Today I will highlight a few different trends in dairy from around the world and here at home in the states.
First, in March in Central New York, you may find a seasonal treat on store shelves that at first glance, may be cause for alarm but fear not, the milk has not gone off. It’s mint milk, colored green and flavored with mint to celebrate the Saint Patrick’s Day holiday.
Byrne Dairy which is based in Syracuse, has been producing the milk since 1976. They stock their own line of convenience stores and a few independent stores with the minty milk starting in late February and ending after the March 17 holiday.
Local folk look forward to enjoying the green, minty milk, and it’s now part of their tradition. It’s a beverage that — unlike other green beverages enjoyed on St Patties Day — can be loved by all ages.
Now we move on to Barcelona, Spain and those who frequent the bars there, where the popular drink is Panther Milk or leche de pantera. This dangerous cocktail was created in the ’20s by the Spanish Foreign Legion and featured condensed milk, gin, and water or ice. Rumor has it that General Jose’ Millan-Asray asked a famous local bartender to create a cheap, simple cocktail that could be made and served by his soldiers anywhere they might be stationed, but others say it started with injured soldiers who were confined to infirmaries (with medical-grade alcohol) as a painkiller and then upgraded once they returned to their unit with whatever alcohol they had on hand.
Decades passed and panther milk largely disappeared only to e resurrected in the ’70’s by college kids. In the mid-seventies, a former Spanish Legionarre opened a bar and called it La Barretina where he mixed up vats of the old favorite and students flocked to the not-so-new cocktail which was cheap and came premade.
Later, a bar across the street called Tasca El Corral, jumped on the bandwagon and developed a less potent, more palatable pink version. And although that particular bar has since closed, the spot remains popular decades later. Nowadays, the drink may be made up of gin, brandy, fresh milk, and condensed milk, the top dusted with cinnamon. It might be pink or white, but rest assured, if you order the pink version, don’t expect to learn the secret behind it.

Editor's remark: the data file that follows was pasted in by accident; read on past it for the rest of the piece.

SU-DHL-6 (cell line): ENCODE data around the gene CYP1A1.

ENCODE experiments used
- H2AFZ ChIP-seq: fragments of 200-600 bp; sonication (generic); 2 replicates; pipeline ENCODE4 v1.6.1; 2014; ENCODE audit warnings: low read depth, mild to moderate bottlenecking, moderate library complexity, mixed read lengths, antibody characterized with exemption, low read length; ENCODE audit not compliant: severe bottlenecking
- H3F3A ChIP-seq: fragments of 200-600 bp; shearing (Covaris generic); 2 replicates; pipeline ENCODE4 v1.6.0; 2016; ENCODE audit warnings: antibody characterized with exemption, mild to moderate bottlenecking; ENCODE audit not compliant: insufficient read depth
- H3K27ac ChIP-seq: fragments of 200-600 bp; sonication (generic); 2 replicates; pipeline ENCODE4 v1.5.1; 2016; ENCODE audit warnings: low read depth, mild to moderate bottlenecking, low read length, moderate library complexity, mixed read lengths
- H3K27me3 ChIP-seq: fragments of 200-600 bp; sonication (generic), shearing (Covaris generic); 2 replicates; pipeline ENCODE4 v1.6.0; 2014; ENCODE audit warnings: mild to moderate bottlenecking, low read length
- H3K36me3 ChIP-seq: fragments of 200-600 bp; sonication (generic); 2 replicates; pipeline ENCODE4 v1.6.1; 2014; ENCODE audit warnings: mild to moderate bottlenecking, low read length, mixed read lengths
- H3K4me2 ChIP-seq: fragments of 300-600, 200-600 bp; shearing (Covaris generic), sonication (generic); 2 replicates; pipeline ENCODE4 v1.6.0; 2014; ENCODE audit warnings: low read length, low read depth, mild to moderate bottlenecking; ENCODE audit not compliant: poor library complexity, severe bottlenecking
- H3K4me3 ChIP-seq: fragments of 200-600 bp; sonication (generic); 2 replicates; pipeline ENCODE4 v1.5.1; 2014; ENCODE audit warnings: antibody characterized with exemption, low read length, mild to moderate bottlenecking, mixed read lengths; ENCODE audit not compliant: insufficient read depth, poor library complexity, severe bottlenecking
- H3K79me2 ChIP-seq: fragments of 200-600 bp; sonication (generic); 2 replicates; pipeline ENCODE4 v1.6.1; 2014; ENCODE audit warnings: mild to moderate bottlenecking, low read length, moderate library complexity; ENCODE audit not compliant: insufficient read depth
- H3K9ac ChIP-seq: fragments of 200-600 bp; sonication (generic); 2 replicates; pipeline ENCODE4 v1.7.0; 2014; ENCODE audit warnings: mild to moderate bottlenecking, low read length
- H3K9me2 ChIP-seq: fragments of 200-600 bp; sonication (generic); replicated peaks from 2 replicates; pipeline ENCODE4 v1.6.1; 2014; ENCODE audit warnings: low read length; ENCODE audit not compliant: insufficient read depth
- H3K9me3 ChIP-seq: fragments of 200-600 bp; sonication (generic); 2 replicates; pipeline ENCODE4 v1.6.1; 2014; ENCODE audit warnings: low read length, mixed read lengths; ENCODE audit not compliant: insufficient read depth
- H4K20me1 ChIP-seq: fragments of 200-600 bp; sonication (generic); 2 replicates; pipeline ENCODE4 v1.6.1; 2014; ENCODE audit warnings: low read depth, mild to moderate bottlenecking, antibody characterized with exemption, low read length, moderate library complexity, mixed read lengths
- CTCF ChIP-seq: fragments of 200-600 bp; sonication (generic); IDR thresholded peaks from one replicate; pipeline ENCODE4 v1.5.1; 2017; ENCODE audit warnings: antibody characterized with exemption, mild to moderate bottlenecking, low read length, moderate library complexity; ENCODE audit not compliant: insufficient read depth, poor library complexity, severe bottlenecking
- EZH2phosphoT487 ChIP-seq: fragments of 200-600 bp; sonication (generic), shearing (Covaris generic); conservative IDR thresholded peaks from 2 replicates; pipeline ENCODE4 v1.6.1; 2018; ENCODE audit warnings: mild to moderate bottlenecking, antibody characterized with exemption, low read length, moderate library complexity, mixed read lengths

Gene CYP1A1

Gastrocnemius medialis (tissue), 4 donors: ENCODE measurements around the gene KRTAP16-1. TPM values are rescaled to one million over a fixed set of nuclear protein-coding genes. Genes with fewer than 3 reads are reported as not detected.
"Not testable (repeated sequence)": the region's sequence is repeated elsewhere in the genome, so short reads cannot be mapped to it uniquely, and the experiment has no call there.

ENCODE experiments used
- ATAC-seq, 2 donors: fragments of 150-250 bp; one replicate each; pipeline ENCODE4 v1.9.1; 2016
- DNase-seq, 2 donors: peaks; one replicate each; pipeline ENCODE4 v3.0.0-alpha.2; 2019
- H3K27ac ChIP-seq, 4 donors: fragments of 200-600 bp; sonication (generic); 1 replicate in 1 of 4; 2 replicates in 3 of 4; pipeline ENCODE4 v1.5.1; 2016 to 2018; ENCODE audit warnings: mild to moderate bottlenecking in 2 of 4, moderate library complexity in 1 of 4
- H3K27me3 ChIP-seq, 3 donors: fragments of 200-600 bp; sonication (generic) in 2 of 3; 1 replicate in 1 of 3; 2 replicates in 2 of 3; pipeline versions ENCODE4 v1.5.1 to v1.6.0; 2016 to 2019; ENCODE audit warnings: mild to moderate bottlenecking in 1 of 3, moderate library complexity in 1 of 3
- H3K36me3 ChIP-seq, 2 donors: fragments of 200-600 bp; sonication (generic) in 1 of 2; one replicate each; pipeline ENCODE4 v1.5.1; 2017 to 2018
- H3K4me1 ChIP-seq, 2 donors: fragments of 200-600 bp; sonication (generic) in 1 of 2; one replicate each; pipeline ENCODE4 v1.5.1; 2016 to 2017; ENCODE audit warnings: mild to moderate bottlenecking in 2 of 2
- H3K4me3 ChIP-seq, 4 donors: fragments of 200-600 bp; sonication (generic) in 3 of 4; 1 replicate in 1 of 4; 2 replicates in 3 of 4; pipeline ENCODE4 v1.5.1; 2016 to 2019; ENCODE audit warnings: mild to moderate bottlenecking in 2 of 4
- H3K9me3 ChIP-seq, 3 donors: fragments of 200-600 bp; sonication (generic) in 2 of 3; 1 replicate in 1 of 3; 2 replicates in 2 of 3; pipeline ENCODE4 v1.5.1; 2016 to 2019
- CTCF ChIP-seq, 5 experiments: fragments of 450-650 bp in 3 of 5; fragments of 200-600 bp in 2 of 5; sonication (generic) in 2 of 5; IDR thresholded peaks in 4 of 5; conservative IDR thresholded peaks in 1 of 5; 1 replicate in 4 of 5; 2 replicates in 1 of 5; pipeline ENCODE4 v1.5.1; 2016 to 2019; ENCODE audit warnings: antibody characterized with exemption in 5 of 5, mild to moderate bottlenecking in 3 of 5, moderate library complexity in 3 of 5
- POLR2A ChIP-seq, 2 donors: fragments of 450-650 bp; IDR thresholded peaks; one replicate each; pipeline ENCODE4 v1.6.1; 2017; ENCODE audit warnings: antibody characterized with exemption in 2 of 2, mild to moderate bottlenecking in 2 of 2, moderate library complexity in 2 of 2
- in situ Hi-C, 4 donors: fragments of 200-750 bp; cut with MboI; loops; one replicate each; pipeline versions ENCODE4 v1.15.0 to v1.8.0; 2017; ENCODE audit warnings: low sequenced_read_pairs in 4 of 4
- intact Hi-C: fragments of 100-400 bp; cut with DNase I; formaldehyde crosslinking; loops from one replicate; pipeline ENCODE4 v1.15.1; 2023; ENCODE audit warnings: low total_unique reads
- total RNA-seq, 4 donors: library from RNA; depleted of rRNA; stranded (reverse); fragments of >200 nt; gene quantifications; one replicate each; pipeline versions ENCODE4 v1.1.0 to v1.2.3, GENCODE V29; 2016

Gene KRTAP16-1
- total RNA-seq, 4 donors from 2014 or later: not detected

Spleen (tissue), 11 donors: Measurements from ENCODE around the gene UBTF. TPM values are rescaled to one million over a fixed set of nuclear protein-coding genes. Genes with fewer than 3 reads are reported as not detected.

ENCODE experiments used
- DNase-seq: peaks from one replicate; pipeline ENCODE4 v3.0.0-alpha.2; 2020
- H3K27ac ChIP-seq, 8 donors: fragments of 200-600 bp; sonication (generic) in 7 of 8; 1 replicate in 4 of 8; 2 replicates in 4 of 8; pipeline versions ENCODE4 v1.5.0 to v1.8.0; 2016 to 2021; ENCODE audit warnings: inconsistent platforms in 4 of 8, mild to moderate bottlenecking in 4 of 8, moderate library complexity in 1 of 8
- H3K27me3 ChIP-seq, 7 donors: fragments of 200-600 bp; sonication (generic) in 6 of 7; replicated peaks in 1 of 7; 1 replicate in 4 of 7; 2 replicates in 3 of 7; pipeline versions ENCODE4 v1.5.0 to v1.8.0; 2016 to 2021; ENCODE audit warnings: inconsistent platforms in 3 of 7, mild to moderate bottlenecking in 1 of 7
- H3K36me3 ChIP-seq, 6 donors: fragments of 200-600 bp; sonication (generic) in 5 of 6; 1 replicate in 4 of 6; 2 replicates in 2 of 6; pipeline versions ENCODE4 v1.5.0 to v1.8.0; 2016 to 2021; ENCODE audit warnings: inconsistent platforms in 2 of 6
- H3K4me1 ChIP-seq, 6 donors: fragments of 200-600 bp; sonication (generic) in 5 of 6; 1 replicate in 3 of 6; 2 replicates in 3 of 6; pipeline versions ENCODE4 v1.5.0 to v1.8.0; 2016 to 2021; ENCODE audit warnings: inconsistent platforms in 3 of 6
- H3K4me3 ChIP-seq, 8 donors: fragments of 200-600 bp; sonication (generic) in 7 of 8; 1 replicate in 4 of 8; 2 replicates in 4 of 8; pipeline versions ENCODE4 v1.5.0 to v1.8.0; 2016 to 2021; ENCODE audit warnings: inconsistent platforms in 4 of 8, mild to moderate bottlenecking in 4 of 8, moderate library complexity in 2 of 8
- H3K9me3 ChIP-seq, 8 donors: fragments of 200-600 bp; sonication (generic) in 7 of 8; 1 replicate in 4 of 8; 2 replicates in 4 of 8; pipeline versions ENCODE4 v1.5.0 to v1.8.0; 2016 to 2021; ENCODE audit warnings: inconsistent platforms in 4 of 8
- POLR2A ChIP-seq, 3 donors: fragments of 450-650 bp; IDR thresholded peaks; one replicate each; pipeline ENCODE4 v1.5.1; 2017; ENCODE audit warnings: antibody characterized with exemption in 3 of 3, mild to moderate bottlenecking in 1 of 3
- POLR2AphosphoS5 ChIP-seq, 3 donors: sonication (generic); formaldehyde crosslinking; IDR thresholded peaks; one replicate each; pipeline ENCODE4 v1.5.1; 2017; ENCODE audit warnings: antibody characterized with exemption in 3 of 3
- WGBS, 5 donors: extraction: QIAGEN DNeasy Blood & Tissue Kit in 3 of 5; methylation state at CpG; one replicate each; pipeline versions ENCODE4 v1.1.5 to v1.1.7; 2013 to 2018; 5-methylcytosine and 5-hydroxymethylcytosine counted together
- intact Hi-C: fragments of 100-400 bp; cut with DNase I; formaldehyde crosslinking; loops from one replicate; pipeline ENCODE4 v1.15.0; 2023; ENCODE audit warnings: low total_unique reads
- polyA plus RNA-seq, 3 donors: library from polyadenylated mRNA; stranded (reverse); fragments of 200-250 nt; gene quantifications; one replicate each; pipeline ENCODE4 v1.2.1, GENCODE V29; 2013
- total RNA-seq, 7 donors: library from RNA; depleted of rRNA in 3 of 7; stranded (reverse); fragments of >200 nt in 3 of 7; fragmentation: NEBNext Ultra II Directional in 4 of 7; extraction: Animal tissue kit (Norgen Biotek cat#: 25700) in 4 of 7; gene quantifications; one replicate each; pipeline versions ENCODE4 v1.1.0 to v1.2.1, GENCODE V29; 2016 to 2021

Finally, we must discuss the much loved by those in New Orleans and elsewhere: The Grasshopper.
Originally, the recipe was a trio of ingredients — Creme de menthe, creme de cacao, and heavy cream, shaken and strained, and it came out around the same time as other favorites, The Hurricane, and Sazerac during the 20th century.
Some bars added ice cream to the mix to take it from cocktail to dessert. After the Prohibition period, the drink gained popularity all across the south and by the 1950’s it even inspired a namesake pie made from minty, fluffy chiffon in a cocoa cookie crust.
Upscale bars in America offered new versions of the popular drink updating it with brandy, bitters, absinthe, and Fernet-Branca.
Historians can’t well document the early recipes because of the alcohol ban in the ’20’s, but suspect that it was still served in speakeasies through that period, and that waiters in the French Quarter slipped the spirits into The Grasshoppers from their aprons.
Today, the ingredients may differ, depending on what bar you get it in, but if its minty, creamy, and green, people will still know it as a Grasshopper.